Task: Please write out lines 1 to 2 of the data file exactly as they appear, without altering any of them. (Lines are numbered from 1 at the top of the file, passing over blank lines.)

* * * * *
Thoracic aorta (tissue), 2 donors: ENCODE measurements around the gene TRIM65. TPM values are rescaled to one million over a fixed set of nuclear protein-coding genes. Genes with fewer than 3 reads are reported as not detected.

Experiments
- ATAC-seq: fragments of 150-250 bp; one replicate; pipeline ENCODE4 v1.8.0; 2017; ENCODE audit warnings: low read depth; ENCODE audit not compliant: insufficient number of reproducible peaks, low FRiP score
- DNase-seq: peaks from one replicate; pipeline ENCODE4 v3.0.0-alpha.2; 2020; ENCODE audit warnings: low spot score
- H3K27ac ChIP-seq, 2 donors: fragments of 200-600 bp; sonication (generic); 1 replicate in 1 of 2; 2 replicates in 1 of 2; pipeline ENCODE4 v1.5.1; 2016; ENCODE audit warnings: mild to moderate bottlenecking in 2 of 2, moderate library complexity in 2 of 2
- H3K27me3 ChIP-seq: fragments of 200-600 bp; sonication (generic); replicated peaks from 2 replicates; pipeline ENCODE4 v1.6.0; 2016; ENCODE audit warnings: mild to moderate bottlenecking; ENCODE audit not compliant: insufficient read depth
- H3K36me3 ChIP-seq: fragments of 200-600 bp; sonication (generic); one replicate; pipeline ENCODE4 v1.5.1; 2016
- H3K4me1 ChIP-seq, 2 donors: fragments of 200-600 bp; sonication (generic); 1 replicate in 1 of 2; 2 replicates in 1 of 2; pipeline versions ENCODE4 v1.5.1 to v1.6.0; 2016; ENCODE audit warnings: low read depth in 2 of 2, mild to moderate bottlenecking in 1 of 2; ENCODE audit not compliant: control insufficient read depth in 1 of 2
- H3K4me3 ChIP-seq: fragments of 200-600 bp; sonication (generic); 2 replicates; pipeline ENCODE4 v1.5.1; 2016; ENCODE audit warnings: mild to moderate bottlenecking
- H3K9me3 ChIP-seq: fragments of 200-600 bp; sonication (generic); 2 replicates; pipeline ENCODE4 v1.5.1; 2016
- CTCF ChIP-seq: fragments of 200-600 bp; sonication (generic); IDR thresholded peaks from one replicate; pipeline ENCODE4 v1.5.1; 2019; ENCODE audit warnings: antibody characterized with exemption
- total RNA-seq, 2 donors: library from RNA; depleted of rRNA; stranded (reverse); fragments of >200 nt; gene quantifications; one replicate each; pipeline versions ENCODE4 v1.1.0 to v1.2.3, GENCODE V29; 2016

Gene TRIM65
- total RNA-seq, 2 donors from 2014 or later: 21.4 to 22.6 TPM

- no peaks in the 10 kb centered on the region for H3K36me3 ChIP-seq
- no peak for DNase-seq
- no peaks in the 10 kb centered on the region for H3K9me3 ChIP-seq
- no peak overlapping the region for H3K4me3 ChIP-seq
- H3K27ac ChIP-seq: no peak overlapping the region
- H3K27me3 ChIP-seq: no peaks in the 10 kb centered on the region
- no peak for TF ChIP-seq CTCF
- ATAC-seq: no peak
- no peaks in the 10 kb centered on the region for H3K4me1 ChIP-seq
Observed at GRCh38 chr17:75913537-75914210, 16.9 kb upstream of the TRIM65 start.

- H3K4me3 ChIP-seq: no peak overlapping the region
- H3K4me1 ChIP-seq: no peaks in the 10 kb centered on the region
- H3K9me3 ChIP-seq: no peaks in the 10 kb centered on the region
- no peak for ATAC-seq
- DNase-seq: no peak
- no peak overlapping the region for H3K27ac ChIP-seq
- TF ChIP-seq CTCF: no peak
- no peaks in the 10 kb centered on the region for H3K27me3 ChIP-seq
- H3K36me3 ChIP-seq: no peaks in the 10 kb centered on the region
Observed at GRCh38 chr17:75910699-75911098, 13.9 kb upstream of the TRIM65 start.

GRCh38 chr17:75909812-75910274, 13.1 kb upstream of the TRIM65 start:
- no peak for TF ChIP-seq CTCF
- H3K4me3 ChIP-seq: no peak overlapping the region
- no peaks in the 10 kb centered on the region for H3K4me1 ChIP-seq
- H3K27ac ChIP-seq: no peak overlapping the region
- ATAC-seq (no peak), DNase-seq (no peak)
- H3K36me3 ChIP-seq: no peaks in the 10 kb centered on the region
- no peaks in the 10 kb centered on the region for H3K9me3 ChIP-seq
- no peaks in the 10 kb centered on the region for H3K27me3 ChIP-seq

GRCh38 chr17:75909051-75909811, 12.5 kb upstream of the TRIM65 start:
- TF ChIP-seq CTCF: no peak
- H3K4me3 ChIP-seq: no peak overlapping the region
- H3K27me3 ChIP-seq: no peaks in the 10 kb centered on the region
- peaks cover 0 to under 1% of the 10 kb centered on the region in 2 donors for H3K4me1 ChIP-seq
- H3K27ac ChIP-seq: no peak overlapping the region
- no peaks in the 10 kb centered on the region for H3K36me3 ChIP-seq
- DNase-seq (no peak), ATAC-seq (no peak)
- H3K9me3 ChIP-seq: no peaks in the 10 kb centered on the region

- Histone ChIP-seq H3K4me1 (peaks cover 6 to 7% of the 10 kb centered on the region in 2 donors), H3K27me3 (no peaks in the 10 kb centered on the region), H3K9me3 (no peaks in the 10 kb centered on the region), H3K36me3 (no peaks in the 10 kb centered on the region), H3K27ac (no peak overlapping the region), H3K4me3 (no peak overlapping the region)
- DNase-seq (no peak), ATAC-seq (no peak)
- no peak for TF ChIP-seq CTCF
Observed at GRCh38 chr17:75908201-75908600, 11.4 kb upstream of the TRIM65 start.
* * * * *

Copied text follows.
Thoracic aorta (tissue), 2 donors: ENCODE measurements around the gene TRIM65. TPM values are rescaled to one million over a fixed set of nuclear protein-coding genes. Genes with fewer than 3 reads are reported as not detected.

Experiments